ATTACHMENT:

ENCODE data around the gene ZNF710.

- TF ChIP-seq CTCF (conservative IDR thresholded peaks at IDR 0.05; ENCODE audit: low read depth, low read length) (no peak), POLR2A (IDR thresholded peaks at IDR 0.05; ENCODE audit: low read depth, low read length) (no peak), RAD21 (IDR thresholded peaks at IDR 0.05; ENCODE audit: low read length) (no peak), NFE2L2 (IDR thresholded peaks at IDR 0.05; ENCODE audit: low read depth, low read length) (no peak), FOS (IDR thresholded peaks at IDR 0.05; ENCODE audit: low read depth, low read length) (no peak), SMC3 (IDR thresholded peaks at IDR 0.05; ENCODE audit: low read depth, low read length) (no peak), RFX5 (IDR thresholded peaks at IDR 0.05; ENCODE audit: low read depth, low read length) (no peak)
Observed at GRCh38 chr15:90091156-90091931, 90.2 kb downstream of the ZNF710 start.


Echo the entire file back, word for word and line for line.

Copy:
ENCODE data around the gene ZNF710.

- TF ChIP-seq CTCF (conservative IDR thresholded peaks at IDR 0.05; ENCODE audit: low read depth, low read length) (no peak), POLR2A (IDR thresholded peaks at IDR 0.05; ENCODE audit: low read depth, low read length) (no peak), RAD21 (IDR thresholded peaks at IDR 0.05; ENCODE audit: low read length) (no peak), NFE2L2 (IDR thresholded peaks at IDR 0.05; ENCODE audit: low read depth, low read length) (no peak), FOS (IDR thresholded peaks at IDR 0.05; ENCODE audit: low read depth, low read length) (no peak), SMC3 (IDR thresholded peaks at IDR 0.05; ENCODE audit: low read depth, low read length) (no peak), RFX5 (IDR thresholded peaks at IDR 0.05; ENCODE audit: low read depth, low read length) (no peak)
Observed at GRCh38 chr15:90091156-90091931, 90.2 kb downstream of the ZNF710 start.